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26 Feb. 2018 | Comments (0)

There’s an astounding number of nonprofits in the world today. We’re talking millions. In many ways, that’s a good thing: It signals not only that there is an ever-increasing number of ways to get involved in social good, but also that people are standing up and trying to make a difference. And it’s no secret that the world needs this kind of social action now more than ever.

Along with an explosion of nonprofits, there's a quiet paradigm shift happening in social impact, particularly corporate philanthropy. It used to be that companies could choose a cause, "do some good," and call it a day. But more than ever, employees are taking it upon themselves to engage in personalized ways of giving time and money, with seven out of 10 people just entering the workforce stating that “mak[ing] an impact” for social good is vital to their happiness. That’s an important figure to note, considering that by 2025, millennials are expected to make up 75 percent of the global workforce, and command an estimated annual net income of over $8 trillion.

More and more companies are finding that their philanthropic efforts are important for both attracting consumers and satisfying their employees. Your stakeholders are already out there doing good in the world, and they increasingly expect the companies they work for, buy from, and invest in to be actively supporting them in their efforts to make an impact. They're expecting companies to lead by following them as they put their passions and values into action.

At Salesforce.org, we’ve seen this play out within our own organization and are inspired by employees that bring their passion for social impact to work. A culture of giving is one of the reasons Fortune named Salesforce as both the #1 Workplace for Giving Back as well as the #1 Best Companies to Work For, and it aligns well with our core values. We believe that the business of business is improving the state of the world, and that’s why we’ve committed ourselves, through our social enterprise model, to re-investing in the communities we live and work in by giving time, money, and product. But what we're most proud of is how our customers are innovating—they're creating new markets, developing new impact models, and transforming their culture.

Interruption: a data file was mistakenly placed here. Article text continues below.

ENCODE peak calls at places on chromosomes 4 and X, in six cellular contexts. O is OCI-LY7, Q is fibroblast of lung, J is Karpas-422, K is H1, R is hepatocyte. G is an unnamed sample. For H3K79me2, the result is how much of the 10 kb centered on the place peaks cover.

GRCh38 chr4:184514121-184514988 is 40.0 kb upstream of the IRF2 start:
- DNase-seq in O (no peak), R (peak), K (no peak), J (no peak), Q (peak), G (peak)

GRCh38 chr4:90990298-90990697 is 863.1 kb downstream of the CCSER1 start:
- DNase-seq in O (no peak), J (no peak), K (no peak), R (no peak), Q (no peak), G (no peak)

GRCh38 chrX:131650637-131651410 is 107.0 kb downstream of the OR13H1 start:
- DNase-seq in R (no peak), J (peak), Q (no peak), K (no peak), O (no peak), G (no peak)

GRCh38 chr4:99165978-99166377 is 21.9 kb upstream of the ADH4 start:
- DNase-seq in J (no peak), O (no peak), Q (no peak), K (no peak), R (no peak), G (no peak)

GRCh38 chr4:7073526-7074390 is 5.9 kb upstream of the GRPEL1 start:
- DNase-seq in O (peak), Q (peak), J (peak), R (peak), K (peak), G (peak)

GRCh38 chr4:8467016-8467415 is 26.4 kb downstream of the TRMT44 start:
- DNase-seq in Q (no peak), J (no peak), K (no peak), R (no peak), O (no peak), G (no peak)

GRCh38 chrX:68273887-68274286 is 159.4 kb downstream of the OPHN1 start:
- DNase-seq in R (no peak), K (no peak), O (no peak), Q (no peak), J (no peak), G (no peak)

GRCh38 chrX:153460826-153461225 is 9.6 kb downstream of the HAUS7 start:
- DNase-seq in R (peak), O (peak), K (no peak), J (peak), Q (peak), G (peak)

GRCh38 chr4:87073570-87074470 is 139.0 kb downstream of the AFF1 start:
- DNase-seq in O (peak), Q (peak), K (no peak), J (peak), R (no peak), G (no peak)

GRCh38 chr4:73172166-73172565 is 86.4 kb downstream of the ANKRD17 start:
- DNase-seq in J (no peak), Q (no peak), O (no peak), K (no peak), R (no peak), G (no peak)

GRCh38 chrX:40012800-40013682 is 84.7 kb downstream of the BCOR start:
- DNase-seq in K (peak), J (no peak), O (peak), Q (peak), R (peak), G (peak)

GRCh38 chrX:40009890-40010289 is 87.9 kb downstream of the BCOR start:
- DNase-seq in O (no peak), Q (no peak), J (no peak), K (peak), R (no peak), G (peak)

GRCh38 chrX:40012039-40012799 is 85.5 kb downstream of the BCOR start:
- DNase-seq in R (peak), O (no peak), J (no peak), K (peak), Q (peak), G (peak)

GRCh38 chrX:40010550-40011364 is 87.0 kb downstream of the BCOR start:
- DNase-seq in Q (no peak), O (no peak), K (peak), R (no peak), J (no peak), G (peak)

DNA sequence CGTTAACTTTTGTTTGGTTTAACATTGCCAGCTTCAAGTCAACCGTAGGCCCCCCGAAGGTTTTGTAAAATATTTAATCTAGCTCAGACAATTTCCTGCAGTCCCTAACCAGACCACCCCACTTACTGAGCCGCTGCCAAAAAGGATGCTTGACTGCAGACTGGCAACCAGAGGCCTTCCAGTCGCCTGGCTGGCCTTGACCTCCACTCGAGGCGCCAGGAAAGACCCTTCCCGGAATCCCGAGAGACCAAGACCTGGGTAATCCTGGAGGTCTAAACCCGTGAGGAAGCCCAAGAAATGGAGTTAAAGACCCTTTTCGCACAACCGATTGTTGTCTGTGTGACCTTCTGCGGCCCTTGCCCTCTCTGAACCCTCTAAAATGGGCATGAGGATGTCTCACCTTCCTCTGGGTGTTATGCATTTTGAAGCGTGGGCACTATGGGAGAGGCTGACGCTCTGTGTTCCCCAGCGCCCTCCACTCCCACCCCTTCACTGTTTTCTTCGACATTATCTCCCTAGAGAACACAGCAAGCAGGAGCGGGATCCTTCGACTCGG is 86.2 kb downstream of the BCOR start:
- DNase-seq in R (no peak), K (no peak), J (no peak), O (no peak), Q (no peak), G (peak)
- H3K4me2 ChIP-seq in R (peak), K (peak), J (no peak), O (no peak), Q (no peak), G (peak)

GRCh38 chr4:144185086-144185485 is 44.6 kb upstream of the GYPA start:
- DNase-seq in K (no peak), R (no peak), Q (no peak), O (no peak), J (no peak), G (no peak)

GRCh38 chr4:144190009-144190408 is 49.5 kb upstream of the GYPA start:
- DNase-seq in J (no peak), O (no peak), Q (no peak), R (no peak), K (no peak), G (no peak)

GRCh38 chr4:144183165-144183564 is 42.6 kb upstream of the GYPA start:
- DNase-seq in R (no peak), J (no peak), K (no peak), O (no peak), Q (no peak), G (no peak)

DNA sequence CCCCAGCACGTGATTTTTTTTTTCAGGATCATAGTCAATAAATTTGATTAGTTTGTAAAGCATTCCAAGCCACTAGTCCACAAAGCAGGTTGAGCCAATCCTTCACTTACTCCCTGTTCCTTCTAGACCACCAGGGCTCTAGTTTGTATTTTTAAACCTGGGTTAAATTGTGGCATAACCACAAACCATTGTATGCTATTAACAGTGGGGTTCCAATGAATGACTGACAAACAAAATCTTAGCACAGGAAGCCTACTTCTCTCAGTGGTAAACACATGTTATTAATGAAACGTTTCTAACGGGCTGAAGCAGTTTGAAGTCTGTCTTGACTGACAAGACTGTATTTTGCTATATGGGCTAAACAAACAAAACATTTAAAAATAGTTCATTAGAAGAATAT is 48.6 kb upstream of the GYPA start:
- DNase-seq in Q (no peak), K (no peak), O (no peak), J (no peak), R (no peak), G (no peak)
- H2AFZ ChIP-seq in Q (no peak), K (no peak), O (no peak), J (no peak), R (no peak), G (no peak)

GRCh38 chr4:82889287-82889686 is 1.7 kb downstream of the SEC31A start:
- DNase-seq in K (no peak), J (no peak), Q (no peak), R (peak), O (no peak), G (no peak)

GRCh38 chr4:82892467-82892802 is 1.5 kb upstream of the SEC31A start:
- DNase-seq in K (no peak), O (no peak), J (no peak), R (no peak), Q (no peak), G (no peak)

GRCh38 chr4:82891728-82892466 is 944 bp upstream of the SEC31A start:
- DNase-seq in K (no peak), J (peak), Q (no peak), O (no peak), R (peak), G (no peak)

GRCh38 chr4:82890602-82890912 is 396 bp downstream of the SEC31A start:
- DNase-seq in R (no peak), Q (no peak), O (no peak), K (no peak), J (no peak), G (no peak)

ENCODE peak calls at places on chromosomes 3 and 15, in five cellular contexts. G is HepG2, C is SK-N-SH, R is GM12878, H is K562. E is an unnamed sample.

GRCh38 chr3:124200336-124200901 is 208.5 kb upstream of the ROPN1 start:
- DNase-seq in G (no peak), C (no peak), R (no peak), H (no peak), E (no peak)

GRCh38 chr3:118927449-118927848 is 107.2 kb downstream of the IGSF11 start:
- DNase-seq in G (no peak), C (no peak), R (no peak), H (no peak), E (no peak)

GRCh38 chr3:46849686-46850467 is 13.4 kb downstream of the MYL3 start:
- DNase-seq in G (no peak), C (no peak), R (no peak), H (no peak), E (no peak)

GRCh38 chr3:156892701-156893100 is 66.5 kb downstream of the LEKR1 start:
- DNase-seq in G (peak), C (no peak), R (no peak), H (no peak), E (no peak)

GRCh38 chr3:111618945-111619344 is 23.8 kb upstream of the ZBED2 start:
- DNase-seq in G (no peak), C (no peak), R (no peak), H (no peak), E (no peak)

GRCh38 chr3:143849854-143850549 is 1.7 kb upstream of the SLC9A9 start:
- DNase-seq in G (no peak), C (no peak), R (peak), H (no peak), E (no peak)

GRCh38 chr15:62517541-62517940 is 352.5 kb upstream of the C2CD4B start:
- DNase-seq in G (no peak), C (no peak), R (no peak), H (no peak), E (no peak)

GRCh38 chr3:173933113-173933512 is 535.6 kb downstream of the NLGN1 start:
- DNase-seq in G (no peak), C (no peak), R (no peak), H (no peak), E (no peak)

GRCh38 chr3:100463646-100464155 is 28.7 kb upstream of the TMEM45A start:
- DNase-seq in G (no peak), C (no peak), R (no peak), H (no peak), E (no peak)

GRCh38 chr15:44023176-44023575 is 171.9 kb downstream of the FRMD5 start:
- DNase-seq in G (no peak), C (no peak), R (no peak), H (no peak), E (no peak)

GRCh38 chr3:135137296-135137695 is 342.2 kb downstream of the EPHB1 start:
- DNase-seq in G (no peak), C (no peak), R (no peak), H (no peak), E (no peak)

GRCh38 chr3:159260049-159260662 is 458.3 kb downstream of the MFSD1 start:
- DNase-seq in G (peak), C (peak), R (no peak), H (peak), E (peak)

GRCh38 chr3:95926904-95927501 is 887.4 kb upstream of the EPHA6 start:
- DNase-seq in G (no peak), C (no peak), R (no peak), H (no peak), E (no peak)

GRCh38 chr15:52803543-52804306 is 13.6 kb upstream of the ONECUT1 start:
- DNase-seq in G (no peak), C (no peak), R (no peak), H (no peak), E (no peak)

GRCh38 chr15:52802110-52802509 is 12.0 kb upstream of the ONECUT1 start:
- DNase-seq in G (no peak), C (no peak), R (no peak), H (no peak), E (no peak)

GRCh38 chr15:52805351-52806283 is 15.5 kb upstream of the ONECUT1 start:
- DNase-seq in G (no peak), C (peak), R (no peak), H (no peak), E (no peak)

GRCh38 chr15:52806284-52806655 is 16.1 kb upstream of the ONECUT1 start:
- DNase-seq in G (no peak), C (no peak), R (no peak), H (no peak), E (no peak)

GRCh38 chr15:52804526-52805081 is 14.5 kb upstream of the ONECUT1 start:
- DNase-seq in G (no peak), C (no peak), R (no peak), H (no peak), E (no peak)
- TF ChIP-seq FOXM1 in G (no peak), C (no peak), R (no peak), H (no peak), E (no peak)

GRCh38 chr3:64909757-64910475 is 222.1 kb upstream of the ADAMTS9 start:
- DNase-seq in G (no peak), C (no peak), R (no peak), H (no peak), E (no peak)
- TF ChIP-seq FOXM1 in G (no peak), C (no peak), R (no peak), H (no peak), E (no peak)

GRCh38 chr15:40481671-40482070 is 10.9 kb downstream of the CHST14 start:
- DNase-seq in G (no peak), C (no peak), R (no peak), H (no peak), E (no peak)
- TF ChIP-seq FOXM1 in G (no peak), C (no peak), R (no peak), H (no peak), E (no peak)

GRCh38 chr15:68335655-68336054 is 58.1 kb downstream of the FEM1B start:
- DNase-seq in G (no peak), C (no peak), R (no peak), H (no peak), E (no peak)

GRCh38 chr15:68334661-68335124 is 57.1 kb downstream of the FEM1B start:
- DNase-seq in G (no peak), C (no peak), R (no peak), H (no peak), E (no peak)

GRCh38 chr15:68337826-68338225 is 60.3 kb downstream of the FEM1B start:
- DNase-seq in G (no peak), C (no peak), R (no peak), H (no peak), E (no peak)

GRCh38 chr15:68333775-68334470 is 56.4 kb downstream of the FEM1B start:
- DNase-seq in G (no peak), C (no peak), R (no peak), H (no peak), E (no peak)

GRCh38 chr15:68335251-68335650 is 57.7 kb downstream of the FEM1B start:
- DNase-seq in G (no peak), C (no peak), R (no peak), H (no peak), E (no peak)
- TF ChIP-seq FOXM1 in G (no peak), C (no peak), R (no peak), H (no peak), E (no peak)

Companies like Salesforce that are led by our employees’ needs around purpose and giving back can enjoy valuable perks in attracting and retaining talent. And that’s to say nothing of other strategic outcomes, such as increased employee engagement (+7.5 percent) and productivity (+13 percent), as well as strengthened brand affinity with their consumers (+60 percent).

But to unlock these rewards, employers should also recognize that their methods need to match the expectations of a new generation in the workforce, one that is less interested in archaic engagement tactics like direct mail, email solicitation, or donor websites. Instead, they expect to have it all in the palm of their hand—on mobile, in a fun, responsive, secure environment, just like the rest of the technology that permeates their lives and helps them make sense of a fast-moving world. In the same way that Lyft connects riders and drivers or Airbnb connects renters and rooms, so too should donors and volunteers be connected to the causes they are most passionate about.

We believe that solving this challenge stands to unleash the giving power of millennials and gen Xers. Currently, this group combined contributes only about 24 percent of total charitable giving. However, 60 percent say they would give through their workplace, and the clear majority would prefer to do so through the ease of their mobile devices. By comparison, baby boomers are significantly less interested in workplace giving and favor direct mail over mobile, and yet still account for more than 30 percent of overall charitable giving.

Further, employees’ shifting expectations around workplace giving raise a number of important questions for companies looking to deepen employee social engagement. How do we most effectively connect employees with causes that are trusted, transparent, and personally relevant to issues they care most about? How do we drive deeper, more meaningful interactions using artificial intelligence (AI), such as by offering recommendations to perfectly match causes and supporters that would otherwise never connect? How do we make the whole experience fun, personalized, and effective?

We must tackle these challenges while navigating an ongoing technological revolution. If the next decade of innovation is being powered by social networks, mobility, and AI, we need to build a new marketplace for philanthropy that reflects these trends. We need to build a network that connects corporations, their employees, and causes at scale.

Doing so will win the hearts and minds of our employees, and it will also allow us to move into a smarter world, a more connected world, where each person can start or join a movement with a single click. We're living in an age where every individual can be a philanthropist, given the right tools and access. The world has shifted to an era of corporate accountability, personal engagement, and collective impact. When we use the best technology available to connect people that want to change the world, when philanthropy becomes part of our daily lives, we can create exponential impact together.

  • About the Author:Nick Bailey

    Nick Bailey

    Nick Bailey has been working at the intersection of technology, nonprofits, and corporate philanthropy for more than a decade. As Vice President, Innovation and Products he is focused on ushering in a…

    Full Bio | More from Nick Bailey

     

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